Thursday, April 15, 2010
CMCC got the approval from the Department of Environment and Conservation (DEC) to discharge 100million tons of tailings annually into the Basamuk Bay, despite the fact that they had a weak scientific backing.
The landowners from Basamuk and neighboring villages challenged the tailings disposal plan in the court of law through their lawyer, Tiffany Nonggorr. The victory on Wednesday means the injunction on the CMCC to pursue that disposal stands, till sometimes in May where it gets to the courts again if the defendants want another go at the courts.
This is a significant win for the landowners because it’s not easy to challenge the foreign state owned company, and the government. It has been said that PNG is the land of the unexpected, however, we do expect two possible turn out in the whole case. The Chinese mining company and the PNG government may push for a change of judge if they decide to get back to court or short cut the process by getting the parliament to change the law to make it legal for them to dump into the sea. Both options are corrupt and will tamper with the spirit of true justice.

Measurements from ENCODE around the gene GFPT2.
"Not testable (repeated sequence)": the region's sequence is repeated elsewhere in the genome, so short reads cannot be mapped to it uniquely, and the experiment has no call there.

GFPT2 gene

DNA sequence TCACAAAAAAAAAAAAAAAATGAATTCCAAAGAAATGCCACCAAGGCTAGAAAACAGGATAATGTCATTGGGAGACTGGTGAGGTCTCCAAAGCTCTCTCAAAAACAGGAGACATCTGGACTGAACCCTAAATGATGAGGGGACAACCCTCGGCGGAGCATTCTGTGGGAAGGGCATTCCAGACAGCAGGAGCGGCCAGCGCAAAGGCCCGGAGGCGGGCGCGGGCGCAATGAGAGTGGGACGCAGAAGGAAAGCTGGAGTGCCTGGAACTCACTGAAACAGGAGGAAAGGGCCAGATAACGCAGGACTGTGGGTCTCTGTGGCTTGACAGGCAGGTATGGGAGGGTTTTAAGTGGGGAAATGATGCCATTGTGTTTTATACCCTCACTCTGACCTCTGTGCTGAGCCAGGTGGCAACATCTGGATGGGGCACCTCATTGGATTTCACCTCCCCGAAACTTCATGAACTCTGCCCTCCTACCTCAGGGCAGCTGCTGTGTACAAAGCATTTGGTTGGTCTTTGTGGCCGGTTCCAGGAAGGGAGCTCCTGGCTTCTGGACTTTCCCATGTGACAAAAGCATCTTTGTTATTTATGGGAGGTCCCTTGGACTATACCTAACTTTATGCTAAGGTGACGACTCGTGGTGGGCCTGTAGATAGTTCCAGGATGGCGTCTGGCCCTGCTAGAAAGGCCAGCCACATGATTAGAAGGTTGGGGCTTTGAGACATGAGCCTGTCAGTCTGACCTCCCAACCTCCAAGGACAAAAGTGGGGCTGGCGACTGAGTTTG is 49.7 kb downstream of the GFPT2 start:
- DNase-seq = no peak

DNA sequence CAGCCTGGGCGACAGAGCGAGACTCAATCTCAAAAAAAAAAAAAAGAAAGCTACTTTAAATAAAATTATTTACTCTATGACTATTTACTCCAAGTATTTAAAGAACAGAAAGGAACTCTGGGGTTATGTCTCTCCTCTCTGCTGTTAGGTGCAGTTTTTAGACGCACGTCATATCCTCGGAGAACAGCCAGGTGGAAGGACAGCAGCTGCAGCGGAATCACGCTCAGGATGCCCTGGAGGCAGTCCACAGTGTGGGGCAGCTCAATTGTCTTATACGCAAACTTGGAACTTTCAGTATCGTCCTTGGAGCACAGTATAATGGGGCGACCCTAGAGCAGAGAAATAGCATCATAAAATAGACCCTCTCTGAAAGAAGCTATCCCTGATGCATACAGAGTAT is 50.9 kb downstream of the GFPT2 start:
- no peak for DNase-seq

Meanwhile, Greg Anderson, Executive Director of the PNG Chamber of Mines and Petroleum (PNGCMP) expressed concern over the Ramu project legal battle (The National, Monday April 12 2010). Mr. Anderson said that, “the whole mining and petroleum industry is monitoring this case closely and the outcome of the hearing is critical to the future investment environment of the country”. This is a very cheap shot at the country. The simple fact is CMCC and the government of PNG have to prove to the satisfaction of the court of justice that the disposal will not have a significant impact on the Basamuk marine eco-system.
How much money was spent by CMCC is not the issue here, because the Basamuk and Raicoast, coastal areas communities depend on the sea for their livelihoods. And if Mr. Anderson claims that Ramu nickel mining company is to be a world class mine, than it has to be proven by its high degree of compliance, and that means, no political satisfaction, but the hard scientific evidence. In fact the landowners are challenging the CMCC and the government with hard scientific evidence.